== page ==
• I used your site to enquire if BROWN plastic bottles can be recycled.
    Got no response!

  • Wherever you are in this country the seriously poor recycling facilities are never easy to understand because they vary so very disjointed and poorly set out by the central government who change their finances promised to local governments to provide decent services who residents who have also paid again to use our local services.
    It is with great credit that we are joining forces with two local councils trying to better utilise the costly problem together.
    Just Kirklees and Calderdale, are so vastly different, even more if you look at Lincolnshire, Cumbria. Herefordshire, Lancashire ,and the best I have seen recently Wales! Very high recycling figures, much lower landfill percentages.
    Let Yorkshire be the new trailblazers, teach us EXACTLY WHAT AND WHERE to put our complicated variety of plastics we are cursed with, use anything that will produce green energy to proper use not landfill.
    Segregate ALL useable metals and teach us why various other metal items can only be put into landfill ie aluminium used food containers.
    Make local laws to severely punish fly tippers with loss of vehicles and other property to the full value of the offence committed.
    Use the offenders retribution services to clear fly tipped areas currently around our beautiful countryside, it’s cheaper than paying council employees to do all the labour cost, This could also reduce offending totals.
    You have the most difficult task ahead but someone has to lead, the WORLD our younger generation needs it although I seriously doubt they understand or believe.

  • you need to go back to recycling glass, the recycling rates in Kirklees are abysmal, now we have the green bin gestapo telling us what we can and cant put in green bins. you need to be able to recycle all plastics as long as they have the recycling logo on them.

  • I left comments with proposals recently but it didn’t appear on this site and I didn’t get any acknowledgement. So, here they are again.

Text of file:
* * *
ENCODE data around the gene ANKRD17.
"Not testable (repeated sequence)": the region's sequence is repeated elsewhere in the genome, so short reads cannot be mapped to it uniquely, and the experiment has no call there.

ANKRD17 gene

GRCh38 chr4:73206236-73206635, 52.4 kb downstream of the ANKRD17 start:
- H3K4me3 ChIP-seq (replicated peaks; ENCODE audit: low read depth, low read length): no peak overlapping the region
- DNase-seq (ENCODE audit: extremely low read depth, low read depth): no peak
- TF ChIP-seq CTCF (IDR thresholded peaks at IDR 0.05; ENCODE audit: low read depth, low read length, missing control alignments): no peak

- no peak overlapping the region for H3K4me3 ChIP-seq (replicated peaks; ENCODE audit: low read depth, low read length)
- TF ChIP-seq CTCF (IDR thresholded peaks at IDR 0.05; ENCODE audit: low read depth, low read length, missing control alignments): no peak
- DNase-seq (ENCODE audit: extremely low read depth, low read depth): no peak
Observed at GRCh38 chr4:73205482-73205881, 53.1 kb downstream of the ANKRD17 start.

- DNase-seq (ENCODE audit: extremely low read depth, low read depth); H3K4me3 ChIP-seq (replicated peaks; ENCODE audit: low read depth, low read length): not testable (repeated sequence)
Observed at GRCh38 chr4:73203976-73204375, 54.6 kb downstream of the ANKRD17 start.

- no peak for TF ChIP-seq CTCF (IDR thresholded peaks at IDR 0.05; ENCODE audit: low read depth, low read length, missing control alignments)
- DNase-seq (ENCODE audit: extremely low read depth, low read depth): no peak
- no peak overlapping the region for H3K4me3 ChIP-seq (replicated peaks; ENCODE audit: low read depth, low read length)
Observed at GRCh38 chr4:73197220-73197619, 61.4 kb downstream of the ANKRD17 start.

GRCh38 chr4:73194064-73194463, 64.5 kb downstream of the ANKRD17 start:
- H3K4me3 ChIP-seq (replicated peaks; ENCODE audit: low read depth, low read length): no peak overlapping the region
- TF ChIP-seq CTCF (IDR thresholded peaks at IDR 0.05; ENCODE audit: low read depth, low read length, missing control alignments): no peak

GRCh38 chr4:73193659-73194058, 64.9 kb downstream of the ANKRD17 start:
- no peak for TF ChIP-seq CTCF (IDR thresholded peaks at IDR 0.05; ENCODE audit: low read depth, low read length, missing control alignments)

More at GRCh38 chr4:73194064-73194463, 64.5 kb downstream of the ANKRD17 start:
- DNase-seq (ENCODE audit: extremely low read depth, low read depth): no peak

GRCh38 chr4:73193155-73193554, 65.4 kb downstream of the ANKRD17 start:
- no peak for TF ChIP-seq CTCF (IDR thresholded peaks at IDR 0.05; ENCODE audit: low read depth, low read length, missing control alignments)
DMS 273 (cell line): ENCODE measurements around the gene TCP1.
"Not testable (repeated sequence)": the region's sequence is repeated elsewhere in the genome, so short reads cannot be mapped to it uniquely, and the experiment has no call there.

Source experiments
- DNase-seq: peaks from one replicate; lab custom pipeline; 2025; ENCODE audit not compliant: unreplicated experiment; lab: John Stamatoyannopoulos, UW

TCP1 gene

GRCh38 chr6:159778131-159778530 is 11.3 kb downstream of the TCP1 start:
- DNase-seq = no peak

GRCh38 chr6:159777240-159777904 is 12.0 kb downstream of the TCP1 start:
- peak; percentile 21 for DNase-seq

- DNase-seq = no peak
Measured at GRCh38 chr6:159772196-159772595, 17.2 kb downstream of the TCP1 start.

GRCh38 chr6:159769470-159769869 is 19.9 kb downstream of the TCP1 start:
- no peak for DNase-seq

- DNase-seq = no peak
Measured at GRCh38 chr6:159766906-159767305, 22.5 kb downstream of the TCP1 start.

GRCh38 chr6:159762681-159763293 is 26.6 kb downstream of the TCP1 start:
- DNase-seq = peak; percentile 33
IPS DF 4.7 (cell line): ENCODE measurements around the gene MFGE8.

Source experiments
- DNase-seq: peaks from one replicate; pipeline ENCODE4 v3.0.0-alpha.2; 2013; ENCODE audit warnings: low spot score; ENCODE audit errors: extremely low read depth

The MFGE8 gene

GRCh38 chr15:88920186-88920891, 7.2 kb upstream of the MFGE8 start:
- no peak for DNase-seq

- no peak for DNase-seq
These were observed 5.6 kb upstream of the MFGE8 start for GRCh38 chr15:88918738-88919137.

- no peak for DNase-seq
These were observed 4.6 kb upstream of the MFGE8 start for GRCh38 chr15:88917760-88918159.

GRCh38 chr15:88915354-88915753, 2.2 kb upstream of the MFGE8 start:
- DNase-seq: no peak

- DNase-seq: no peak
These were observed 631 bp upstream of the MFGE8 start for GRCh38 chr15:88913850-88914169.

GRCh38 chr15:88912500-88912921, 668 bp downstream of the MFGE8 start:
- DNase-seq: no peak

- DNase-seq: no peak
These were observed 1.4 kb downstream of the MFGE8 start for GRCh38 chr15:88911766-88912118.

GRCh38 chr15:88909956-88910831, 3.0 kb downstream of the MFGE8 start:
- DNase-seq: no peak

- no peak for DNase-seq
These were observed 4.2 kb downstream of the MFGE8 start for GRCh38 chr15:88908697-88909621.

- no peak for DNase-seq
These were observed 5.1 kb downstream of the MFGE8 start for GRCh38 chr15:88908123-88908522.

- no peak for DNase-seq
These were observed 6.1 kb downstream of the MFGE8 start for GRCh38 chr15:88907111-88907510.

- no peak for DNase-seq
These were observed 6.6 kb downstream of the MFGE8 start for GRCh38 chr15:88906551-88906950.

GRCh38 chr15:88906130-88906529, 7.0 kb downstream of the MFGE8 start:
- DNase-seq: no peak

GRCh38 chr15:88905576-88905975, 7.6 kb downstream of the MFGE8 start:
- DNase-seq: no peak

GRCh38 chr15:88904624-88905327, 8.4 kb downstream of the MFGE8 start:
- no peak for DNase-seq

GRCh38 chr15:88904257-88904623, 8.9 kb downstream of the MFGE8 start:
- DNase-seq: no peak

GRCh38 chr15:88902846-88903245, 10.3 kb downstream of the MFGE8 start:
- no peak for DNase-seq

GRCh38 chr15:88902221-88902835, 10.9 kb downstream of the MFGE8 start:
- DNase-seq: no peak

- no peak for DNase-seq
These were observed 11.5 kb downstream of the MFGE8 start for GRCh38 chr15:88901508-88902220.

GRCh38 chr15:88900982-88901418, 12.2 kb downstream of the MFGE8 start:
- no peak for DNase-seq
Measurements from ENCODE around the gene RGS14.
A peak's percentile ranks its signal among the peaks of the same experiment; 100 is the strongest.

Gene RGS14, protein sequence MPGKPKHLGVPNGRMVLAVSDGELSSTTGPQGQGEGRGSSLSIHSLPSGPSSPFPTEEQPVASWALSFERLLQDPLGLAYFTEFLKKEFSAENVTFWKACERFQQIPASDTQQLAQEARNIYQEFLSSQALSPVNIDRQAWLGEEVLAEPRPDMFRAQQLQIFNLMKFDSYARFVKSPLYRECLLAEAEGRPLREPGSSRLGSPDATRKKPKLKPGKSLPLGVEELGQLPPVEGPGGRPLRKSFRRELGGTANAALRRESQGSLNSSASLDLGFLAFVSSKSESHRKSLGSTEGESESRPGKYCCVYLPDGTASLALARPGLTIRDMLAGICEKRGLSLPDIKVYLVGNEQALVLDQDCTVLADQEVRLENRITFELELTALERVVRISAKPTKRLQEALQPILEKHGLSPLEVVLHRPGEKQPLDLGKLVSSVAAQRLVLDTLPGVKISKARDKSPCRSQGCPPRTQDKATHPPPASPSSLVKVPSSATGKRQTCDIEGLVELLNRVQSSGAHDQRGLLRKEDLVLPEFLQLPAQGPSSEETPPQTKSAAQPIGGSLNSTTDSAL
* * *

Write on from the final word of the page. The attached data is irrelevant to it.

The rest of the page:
Please could you let us all know and promote which types of plastic are recyclable. Most plastic containers are labelled with the recycling logo and the type of plastic from which they are made listed in an abbreviated form underneath the logo, e.g. PPE. Then, conscientious citizens can make an informed decision as to what can and can’t be recycled in the Kirklees (sadly, very lacking) recycling scheme. In line with an earlier contributor’s comment, you should have a scheme in place where all, or almost all, plastics with the recycling logo are recyclable.

    While I have your attention, I’d like to take this opportunity to castigate you for ceasing to take soil, turf, stone, old brick etc at ANY of your waste centres. You are just inviting fly tipping. In addition, it is not acceptable, to this Kirklees resident at least, to charge £5 to take away, for example, one bag of weedy soil.

    While in no way wishing to criticise the work that is already going on, if you are truly serious about recycling, you really do need to up your game.

    • Hi Paul, we know there are challenges with recycling at the moment and we are looking at what can be done. Currently, we can only recycle plastic bottles and not the tops, due to the limitations of the contract we have with our waste disposal provider.

  • A very valid comment but sadly a polite reply bur nothing constructive
    Please lead the community, your policy seems to be punish, not constructive reply.